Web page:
101 Boardroom Problems and how to Solve Them

Front Cover
American Management Association, 2009 - Business & Economics - 179 pages

Every board has one main purpose--to make and execute quality decisions. However, even the best board can be derailed by personality clashes or inherent flaws in its system. 101 Boardroom Problems and How to Solve Them offers readers practical tools to prevent and deal with every difficult situation, from collective impatience and indecision to rivalries and conflicts of interest. As a board effectiveness consultant and meeting management expert, Eli Mina has firsthand experience in dealing with the myriad of problems that boards face. Here he shows readers how to identify board dysfunctions and the damage they inflict, deal with boardroom problems with confidence, increase the likelihood of their board achieving the right decisions, minimize or eliminate flawed decisions, and make a board more credible and trustworthy with its community and stakeholders.

Complete with a board effectiveness audit and easy to use forms to evaluate individual members, the Board Chair, and the CEO, and tips on giving and taking feedback, this is the one book that will help eliminate the disputes, disruptions, and problems that can prevent even the most effective board from achieving its mission.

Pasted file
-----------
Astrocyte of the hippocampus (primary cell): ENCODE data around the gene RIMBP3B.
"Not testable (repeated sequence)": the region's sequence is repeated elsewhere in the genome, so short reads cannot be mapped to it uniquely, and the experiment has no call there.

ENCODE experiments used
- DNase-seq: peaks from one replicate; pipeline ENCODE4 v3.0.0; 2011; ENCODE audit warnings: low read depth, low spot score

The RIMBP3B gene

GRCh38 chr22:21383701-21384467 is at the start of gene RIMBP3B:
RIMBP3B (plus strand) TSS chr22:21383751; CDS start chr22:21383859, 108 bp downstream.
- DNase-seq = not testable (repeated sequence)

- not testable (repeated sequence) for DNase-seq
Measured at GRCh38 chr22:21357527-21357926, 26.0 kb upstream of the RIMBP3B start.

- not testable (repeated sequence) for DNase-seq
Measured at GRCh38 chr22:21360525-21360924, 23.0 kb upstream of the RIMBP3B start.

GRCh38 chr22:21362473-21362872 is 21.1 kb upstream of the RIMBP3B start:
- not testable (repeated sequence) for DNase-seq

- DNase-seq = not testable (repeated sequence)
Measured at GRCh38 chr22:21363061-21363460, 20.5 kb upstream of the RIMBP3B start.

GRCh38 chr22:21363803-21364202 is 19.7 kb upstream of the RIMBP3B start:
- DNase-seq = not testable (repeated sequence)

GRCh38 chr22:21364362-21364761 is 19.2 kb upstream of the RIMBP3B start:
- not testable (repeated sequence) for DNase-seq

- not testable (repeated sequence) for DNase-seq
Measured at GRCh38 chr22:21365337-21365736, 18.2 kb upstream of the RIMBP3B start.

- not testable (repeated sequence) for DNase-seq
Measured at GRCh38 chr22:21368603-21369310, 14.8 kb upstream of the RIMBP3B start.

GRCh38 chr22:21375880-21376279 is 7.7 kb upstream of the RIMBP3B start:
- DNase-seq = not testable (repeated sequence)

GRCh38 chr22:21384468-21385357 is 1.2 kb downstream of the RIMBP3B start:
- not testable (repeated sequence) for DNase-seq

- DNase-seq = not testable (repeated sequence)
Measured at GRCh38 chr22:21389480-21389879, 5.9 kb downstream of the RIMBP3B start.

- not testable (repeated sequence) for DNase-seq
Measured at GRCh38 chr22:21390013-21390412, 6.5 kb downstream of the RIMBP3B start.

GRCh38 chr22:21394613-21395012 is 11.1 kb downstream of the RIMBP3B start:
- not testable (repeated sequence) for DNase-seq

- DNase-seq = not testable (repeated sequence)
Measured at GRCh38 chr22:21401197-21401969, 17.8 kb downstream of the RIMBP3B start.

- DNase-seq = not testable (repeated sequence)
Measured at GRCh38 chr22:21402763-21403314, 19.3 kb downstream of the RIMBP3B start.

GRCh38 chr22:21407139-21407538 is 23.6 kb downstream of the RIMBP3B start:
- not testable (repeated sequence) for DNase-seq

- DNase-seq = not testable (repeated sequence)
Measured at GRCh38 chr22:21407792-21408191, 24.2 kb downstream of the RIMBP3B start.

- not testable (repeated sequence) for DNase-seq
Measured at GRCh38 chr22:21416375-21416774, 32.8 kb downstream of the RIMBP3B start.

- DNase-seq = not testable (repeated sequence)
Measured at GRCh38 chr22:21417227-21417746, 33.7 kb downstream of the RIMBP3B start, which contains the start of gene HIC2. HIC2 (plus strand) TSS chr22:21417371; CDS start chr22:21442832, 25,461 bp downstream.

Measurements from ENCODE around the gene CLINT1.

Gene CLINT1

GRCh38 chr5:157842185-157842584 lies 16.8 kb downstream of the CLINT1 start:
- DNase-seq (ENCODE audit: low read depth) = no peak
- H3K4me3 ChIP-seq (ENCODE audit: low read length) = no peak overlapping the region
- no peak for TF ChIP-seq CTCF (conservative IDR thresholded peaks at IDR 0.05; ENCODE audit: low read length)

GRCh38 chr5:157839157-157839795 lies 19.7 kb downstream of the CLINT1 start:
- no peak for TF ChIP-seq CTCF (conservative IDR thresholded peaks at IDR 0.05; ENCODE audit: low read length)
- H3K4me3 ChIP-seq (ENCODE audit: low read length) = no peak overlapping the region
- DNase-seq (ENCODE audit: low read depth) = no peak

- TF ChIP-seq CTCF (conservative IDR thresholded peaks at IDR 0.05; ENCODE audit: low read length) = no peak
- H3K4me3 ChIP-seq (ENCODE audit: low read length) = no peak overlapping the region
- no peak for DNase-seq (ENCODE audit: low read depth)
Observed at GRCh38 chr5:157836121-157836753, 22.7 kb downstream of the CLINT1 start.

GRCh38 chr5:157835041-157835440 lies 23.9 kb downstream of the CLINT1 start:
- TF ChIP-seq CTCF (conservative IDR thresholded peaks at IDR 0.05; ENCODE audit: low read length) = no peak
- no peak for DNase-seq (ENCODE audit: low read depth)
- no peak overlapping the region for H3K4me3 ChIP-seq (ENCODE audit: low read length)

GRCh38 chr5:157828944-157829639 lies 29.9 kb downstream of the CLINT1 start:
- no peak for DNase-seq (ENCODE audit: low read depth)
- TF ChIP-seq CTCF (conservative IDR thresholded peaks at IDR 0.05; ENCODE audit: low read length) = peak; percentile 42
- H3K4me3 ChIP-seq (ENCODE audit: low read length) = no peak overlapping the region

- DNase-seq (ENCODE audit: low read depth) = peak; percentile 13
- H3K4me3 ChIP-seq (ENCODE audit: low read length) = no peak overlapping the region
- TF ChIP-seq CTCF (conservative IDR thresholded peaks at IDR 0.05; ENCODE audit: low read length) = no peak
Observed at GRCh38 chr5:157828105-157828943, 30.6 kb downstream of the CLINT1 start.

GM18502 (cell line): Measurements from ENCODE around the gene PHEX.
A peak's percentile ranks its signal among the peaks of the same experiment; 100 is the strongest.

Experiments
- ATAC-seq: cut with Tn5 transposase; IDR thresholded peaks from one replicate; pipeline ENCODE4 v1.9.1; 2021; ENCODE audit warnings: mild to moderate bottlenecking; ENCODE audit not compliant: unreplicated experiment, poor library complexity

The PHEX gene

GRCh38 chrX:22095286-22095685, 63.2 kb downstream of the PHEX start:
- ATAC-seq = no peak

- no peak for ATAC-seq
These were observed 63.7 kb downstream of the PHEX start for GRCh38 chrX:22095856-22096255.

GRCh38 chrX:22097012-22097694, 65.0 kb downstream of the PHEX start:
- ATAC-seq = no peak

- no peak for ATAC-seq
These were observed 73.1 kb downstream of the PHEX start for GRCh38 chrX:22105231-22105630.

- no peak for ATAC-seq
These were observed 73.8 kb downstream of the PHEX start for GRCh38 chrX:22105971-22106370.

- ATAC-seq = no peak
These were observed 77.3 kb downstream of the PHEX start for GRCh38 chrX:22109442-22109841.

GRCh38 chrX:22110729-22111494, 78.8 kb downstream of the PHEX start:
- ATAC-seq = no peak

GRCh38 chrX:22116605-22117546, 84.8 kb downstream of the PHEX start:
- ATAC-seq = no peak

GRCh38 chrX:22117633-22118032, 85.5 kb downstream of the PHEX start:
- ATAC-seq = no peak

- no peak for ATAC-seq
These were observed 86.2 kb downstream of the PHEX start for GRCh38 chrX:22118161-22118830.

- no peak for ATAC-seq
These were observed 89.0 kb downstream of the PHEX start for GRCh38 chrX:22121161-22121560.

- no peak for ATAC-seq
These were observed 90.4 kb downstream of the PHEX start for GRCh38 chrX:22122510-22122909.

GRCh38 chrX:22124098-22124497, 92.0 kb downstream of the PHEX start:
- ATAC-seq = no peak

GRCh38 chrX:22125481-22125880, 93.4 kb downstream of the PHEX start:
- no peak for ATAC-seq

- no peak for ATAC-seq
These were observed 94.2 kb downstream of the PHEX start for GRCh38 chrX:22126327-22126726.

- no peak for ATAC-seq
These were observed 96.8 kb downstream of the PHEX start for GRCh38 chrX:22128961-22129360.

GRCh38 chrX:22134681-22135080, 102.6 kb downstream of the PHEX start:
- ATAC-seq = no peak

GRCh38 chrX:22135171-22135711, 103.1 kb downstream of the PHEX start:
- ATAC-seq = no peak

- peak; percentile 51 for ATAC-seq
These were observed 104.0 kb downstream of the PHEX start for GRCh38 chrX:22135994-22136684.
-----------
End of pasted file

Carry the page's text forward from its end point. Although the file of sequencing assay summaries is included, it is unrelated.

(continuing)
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LibraryThing Review

User Review  - paulsignorelli - LibraryThing

Reading Eli Mina's "101 Boardroom Problems [and How to Solve Them]" leaves us with the impression that he has seen it all. Or, if he hasn’t, that he has the wonderful breadth and depth of experience ... Read full review

LibraryThing Review

User Review  - stephaniechase - LibraryThing

Very concise and very handy -- there is an excellent set of Board self-evaluation documents at then end. It is actually unfortunate that the book has the title it does, as I think it will keep well-functioning boards from picking it up and learning from it. Read full review


Faulty Direction
Governance and Structural Issues
Unethical Culture
Procedural Issues
Problematic Board Members
The Ineffective Board Chair
Dysfunctional Boards
Unproductive Board Meetings
Flawed Interactions with the Community
Board Effectiveness Audit
Board Evaluation Tools
Myths and Truths About Rules of Order
Tools for Meeting Chairs and Participants
About the Author

Flawed Interactions with Management

Common terms and phrases

About the author (2009)


Before becoming a consultant on meetings and effective decision

making, I was employed as an engineer. My motto then was:

Silence is golden. Keeping quiet in meetings was safe and risk-free,

and rarely did anyone solicit my ideas anyway. Had I shared my

input, however, it might have improved the quality of my team''s

decisions and reduced its mistakes. Silence is a common and